With the TCPA amended to exclude calls on government-backed debt the courts then needed to wrestle with whether the exemption would apply retroactively (it doesn’t according to the Ninth Circuit) and whether it would apply at all pending the outcome of the FCC’s NPRM implementing the exemption with new regulations. This lead to a lengthy back-and-forth battle between consumers and collectors of government-backed debt–mostly Navient– with district courts splitting all over the place.
The latter issue was, somewhat, put to bed after the newly-constituted FCC under Chairman Pai did not publish the NPRM in the Federal Register which therefore did not take effect. The Courts seem to have since coalesced around the position that even in the absence of FCC implementing regulations mandated by congress in enacting the amendment, the statutory exemption still took effect at the time of passage. So at least we know that companies calling to collect on government-backed debt are not subject to the TCPA.
Except that they are.
Rather famously the Ninth and Fourth Circuit Courts of Appeal took issue with the government-backed debt exemption last year, concluding that the exemption itself was unconstitutional as a content-based permission of speech and struck the exemption from the statute in order to save the TCPA.
Wait, what? Since when does the Constitution forbid permission to speak? It doesn’t, of course. Which is why the Supreme Court of the United States took up the issue to determine whether scrutiny is properly applied to the exemption or to the restriction and—if the exemption is unconstitutional—what the proper remedy is. And all of this may lead to a TCPAWorld ending paradox in which the addition of an exemption to the TCPA designed to permit speech– that the TCPA probably already permitted– requires the Supreme Court of the United States to strike down the entire statute for restricting speech on a content-specific basis.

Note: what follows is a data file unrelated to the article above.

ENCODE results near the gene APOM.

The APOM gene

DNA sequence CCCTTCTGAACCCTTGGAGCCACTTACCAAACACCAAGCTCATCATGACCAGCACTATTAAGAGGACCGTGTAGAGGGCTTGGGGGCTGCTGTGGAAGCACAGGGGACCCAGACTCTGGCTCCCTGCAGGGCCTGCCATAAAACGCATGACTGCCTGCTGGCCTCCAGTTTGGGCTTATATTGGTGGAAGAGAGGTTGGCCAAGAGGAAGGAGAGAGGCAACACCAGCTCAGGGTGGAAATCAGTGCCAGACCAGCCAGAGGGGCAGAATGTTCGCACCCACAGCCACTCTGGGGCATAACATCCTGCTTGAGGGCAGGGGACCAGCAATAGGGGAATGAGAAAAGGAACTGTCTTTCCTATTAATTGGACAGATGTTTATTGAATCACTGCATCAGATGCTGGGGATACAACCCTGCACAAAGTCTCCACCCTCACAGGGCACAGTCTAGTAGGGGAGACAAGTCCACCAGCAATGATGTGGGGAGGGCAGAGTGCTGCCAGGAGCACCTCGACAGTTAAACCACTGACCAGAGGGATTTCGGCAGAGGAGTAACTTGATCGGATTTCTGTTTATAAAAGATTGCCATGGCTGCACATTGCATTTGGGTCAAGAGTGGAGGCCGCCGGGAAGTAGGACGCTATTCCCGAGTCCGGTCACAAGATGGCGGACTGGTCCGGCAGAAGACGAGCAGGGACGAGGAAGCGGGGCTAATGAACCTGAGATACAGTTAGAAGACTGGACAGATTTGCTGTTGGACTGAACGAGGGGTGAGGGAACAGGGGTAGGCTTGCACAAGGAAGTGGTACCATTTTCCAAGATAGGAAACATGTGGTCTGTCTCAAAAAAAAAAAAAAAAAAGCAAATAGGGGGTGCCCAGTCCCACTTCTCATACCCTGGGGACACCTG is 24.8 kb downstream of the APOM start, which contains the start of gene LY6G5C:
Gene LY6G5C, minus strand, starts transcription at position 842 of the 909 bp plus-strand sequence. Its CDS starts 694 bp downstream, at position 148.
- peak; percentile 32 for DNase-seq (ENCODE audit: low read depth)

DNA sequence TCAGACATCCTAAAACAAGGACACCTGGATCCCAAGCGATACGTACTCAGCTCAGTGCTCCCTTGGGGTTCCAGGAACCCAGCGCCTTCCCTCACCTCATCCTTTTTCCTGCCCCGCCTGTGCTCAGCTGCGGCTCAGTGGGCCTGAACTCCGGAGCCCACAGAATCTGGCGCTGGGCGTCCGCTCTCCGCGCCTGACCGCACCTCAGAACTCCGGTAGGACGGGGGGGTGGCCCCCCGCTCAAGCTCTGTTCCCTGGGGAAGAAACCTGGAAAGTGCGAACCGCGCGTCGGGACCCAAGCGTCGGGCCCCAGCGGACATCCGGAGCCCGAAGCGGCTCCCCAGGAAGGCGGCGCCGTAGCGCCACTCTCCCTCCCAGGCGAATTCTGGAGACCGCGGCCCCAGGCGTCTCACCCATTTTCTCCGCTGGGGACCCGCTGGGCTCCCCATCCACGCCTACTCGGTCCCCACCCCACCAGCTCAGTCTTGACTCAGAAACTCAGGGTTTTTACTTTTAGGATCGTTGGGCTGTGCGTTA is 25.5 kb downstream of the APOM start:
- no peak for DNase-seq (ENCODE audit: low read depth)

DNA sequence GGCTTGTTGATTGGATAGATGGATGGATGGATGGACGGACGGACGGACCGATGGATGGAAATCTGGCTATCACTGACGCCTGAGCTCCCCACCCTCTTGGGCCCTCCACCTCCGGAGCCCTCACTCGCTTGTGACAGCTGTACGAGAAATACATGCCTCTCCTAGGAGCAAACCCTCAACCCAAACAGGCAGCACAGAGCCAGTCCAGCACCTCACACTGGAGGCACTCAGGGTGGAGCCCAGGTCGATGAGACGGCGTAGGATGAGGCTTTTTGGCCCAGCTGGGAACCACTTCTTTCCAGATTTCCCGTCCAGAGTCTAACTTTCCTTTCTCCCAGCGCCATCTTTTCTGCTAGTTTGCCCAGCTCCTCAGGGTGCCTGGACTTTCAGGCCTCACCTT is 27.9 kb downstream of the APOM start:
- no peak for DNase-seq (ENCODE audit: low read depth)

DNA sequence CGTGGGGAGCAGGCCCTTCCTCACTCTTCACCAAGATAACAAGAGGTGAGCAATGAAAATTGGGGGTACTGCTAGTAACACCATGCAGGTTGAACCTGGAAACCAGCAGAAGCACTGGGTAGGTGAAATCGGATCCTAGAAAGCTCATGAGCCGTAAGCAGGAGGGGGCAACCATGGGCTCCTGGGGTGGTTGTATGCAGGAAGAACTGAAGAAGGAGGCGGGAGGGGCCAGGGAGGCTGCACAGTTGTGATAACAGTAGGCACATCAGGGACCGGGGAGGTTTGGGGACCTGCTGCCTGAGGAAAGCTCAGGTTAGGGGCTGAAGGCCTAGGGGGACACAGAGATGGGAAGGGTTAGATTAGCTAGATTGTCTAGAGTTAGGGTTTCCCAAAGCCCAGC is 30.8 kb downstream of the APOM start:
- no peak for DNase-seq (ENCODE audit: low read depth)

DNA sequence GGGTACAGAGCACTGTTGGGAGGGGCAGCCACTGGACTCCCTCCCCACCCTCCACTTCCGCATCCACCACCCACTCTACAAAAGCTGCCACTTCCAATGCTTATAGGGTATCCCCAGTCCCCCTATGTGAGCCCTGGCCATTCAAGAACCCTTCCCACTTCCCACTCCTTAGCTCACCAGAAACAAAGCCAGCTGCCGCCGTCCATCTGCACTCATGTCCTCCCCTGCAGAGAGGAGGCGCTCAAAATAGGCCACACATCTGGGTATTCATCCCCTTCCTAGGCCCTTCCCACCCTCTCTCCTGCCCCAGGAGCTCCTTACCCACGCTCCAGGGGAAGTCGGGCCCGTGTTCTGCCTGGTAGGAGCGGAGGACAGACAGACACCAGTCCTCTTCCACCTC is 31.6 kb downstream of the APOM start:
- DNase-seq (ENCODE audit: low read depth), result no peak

Sometimes I feel like I’m the only guy in the world that really gets this. Like the entire history I just related took place solely for my own personal amusement because no one else—it seems—is really paying attention but me.
Regardless, with two Circuit Courts of Appeals striking the amendment as unconstitutional, the government-backed debt exemption is plainly unenforceable pending the SCOTUS review—except in those jurisdictions that continue to enforce the exemption.
All of this leads to the question of whether callers that relied on the exemption while it was enforceable can still use the exemption to defend calls made in reliance on the exemption and whether, of course, the TCPA even applies to government contractors to begin with since—you’ll recall—they aren’t “persons” subject to the TCPA under Broadnet and the FCC’s NPRM designed to regulate their activity never became law.
Then again, the FCC recently issued a Public Notice that it may change its mind and reconsider Broadnet–meaning that the government and its contractors may end up subject to the TCPA again, subject of course to the exemption for calls on government-backed debt. I mean, assuming the exemption is constitutional, which it likely isn’t.
So—to the Court in Mairs I say: good luck sorting this mess out.
Then again perhaps it will not have to. If the Supreme Court strikes down the entire TCPA—which it very well may—there will be nothing left to fight over.
And yes, I am a giant nerd.
Editor’s Note: If you are interested in more information about the government-backed debt exemption, Broadnet and the like check out this article I wrote at my former firm about a ridiculously-amusing exchange between former FCC Chairman Tom Wheeler and a member of Congress.